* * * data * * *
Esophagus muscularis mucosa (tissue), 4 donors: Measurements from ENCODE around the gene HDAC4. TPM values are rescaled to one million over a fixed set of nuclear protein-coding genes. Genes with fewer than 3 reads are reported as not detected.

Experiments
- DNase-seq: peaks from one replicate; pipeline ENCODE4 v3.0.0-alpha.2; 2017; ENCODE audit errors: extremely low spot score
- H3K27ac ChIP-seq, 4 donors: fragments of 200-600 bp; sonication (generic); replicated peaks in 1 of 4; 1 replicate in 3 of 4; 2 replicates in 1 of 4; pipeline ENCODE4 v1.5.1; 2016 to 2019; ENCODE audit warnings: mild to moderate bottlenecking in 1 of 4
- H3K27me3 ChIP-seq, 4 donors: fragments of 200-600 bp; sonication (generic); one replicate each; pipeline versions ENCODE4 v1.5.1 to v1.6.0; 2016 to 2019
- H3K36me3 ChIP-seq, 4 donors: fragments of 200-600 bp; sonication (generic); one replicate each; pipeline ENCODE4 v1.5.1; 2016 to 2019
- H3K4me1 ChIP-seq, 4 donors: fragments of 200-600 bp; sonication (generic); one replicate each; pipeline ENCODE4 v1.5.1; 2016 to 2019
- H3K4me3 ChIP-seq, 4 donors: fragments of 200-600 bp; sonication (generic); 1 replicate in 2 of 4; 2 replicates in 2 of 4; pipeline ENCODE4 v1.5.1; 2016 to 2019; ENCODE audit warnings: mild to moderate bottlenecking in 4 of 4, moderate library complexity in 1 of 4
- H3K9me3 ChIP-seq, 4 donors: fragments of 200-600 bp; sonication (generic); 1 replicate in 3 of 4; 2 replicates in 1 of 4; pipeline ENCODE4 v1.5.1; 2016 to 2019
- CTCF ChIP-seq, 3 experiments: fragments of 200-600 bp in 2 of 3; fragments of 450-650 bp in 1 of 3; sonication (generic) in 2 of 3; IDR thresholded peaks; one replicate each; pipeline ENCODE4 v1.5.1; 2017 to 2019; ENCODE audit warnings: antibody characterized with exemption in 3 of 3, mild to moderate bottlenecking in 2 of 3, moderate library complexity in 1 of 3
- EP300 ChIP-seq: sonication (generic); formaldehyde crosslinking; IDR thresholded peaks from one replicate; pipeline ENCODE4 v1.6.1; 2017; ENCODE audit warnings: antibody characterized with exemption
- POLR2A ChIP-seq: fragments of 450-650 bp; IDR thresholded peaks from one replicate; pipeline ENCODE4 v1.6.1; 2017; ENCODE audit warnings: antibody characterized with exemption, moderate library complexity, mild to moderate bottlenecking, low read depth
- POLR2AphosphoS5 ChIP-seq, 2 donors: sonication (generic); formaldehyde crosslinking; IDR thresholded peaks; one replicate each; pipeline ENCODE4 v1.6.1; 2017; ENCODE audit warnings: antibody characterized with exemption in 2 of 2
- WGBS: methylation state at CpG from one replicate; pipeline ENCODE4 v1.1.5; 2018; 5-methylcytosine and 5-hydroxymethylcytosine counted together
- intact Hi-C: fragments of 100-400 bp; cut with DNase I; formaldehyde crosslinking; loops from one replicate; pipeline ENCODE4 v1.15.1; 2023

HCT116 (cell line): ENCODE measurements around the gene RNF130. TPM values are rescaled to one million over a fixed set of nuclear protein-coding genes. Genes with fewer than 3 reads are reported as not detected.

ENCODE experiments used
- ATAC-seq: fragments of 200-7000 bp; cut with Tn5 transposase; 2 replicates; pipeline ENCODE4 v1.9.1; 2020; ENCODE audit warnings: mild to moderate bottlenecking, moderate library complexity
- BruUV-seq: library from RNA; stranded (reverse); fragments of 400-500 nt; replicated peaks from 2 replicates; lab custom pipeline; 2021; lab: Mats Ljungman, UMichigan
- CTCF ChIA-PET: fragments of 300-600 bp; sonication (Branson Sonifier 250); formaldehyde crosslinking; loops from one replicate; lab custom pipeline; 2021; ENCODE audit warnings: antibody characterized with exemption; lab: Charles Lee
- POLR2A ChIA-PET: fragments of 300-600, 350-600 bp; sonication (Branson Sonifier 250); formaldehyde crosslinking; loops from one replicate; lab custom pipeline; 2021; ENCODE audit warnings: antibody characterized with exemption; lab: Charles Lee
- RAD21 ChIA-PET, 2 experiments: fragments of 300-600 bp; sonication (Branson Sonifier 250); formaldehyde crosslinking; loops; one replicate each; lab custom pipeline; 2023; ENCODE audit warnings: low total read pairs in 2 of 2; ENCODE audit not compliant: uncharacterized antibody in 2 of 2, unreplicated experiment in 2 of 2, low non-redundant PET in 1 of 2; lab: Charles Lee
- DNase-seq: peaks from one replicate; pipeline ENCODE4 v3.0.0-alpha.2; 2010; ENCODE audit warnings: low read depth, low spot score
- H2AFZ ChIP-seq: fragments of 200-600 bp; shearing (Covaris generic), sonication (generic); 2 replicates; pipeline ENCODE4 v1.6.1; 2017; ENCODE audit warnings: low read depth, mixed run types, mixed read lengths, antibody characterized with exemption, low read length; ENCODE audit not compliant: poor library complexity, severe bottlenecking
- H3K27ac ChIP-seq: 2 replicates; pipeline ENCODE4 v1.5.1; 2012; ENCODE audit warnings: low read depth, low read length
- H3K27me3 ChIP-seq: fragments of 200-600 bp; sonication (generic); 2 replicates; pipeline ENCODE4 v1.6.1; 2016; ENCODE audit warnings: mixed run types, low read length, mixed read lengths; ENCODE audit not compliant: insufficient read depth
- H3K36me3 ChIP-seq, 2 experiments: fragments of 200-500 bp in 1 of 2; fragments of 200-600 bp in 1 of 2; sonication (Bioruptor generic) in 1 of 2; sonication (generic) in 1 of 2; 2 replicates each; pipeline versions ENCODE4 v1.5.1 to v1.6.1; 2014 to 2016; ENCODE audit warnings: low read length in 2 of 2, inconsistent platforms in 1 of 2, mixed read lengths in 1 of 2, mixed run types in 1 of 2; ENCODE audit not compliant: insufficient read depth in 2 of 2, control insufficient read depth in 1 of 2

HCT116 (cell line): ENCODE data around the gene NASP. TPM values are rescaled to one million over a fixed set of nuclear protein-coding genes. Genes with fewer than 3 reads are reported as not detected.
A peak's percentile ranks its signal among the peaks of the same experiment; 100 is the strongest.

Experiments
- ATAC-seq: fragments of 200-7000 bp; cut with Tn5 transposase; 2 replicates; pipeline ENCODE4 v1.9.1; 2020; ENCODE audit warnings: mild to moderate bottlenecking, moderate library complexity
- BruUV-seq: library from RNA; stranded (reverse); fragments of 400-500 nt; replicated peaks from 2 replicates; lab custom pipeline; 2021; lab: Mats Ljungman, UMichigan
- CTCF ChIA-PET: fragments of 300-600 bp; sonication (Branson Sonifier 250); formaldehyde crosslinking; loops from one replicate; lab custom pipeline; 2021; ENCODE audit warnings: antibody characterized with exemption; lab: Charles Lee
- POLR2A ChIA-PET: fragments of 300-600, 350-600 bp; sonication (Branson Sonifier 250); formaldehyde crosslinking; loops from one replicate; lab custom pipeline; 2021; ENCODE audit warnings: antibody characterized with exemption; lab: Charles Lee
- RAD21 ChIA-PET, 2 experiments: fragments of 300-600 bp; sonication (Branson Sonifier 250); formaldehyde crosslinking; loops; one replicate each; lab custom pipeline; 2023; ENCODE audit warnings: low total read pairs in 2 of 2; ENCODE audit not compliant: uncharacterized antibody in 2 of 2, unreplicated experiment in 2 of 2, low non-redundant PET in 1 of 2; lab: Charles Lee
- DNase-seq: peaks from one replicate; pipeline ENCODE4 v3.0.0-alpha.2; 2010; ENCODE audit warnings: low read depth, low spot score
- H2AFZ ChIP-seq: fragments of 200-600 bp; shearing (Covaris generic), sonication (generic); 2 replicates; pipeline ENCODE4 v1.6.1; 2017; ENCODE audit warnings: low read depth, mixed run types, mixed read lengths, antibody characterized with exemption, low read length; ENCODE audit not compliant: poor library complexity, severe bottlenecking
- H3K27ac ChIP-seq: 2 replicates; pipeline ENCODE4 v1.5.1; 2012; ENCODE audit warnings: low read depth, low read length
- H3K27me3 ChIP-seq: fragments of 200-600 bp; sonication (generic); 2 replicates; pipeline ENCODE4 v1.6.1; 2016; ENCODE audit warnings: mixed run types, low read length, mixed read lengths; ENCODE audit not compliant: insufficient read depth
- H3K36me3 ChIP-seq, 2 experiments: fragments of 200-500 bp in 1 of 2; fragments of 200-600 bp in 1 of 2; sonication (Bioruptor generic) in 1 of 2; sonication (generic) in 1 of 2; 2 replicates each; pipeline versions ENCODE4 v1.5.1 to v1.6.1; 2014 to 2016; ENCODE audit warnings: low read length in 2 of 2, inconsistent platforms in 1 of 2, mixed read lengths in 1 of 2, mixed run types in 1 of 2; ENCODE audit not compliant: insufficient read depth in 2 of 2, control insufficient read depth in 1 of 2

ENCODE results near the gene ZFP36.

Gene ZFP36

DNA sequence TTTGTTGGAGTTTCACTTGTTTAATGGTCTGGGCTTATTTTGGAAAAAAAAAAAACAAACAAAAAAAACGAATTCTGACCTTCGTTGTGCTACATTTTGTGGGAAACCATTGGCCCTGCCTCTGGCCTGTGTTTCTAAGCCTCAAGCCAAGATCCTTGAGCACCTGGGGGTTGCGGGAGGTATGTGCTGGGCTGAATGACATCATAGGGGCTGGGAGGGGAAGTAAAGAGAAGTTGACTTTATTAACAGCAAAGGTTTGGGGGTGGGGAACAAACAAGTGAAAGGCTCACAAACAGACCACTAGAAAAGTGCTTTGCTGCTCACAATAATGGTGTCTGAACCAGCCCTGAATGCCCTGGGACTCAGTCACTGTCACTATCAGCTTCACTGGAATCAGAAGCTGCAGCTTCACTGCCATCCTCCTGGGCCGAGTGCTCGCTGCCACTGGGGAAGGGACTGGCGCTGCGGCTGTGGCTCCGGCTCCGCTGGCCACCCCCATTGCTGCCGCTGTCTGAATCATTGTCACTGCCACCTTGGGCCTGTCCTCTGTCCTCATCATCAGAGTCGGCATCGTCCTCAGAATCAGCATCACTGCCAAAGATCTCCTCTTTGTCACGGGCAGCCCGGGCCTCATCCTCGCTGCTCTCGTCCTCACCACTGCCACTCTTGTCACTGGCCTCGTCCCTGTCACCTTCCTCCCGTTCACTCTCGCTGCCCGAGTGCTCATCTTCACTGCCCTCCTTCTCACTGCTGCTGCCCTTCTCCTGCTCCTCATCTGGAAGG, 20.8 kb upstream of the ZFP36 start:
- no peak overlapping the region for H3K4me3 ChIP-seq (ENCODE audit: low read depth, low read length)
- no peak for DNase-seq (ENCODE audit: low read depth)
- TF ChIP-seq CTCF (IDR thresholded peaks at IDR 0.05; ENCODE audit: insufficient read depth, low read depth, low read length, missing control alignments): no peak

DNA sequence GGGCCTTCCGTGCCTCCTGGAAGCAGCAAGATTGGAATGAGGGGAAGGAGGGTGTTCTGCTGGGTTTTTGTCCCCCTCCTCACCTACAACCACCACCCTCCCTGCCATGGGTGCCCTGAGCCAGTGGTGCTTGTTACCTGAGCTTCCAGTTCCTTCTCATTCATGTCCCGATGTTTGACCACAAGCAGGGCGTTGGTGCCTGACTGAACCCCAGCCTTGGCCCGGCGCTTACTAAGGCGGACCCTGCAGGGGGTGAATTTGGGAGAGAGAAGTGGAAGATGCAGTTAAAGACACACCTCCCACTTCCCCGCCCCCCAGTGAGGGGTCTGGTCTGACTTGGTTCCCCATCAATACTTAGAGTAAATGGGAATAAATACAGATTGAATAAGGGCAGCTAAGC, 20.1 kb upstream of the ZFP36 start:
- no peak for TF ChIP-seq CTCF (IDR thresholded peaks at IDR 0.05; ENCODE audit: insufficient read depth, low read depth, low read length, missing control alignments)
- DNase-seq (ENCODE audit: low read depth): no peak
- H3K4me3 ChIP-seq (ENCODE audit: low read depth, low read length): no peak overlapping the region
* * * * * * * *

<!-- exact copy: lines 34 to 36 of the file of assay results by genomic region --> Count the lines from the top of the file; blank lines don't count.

- POLR2A ChIA-PET: fragments of 300-600, 350-600 bp; sonication (Branson Sonifier 250); formaldehyde crosslinking; loops from one replicate; lab custom pipeline; 2021; ENCODE audit warnings: antibody characterized with exemption; lab: Charles Lee
- RAD21 ChIA-PET, 2 experiments: fragments of 300-600 bp; sonication (Branson Sonifier 250); formaldehyde crosslinking; loops; one replicate each; lab custom pipeline; 2023; ENCODE audit warnings: low total read pairs in 2 of 2; ENCODE audit not compliant: uncharacterized antibody in 2 of 2, unreplicated experiment in 2 of 2, low non-redundant PET in 1 of 2; lab: Charles Lee
- DNase-seq: peaks from one replicate; pipeline ENCODE4 v3.0.0-alpha.2; 2010; ENCODE audit warnings: low read depth, low spot score